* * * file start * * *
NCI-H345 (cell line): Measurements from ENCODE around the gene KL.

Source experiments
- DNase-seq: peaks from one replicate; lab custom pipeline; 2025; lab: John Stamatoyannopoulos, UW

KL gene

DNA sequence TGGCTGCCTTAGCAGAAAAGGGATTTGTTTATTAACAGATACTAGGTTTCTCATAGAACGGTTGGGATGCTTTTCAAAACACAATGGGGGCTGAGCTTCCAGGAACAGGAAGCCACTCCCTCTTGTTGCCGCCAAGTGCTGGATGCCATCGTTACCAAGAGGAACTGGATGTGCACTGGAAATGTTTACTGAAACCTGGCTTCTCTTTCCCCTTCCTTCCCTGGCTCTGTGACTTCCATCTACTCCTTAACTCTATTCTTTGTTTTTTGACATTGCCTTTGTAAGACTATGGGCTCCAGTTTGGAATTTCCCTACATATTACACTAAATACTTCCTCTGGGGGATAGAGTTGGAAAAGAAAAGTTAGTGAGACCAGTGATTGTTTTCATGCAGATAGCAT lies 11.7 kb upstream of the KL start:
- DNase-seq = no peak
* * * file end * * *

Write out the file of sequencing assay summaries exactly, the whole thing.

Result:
NCI-H345 (cell line): Measurements from ENCODE around the gene KL.

Source experiments
- DNase-seq: peaks from one replicate; lab custom pipeline; 2025; lab: John Stamatoyannopoulos, UW

KL gene

DNA sequence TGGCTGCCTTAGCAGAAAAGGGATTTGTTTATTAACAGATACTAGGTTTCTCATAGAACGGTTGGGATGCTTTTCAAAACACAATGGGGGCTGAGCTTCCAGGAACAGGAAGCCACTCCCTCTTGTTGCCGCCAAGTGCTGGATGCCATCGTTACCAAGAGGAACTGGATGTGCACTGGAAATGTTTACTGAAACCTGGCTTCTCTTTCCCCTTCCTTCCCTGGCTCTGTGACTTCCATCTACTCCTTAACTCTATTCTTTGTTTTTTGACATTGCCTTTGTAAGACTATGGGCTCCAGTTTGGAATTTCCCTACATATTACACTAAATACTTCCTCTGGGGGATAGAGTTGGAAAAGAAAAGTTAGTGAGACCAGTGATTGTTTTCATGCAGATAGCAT lies 11.7 kb upstream of the KL start:
- DNase-seq = no peak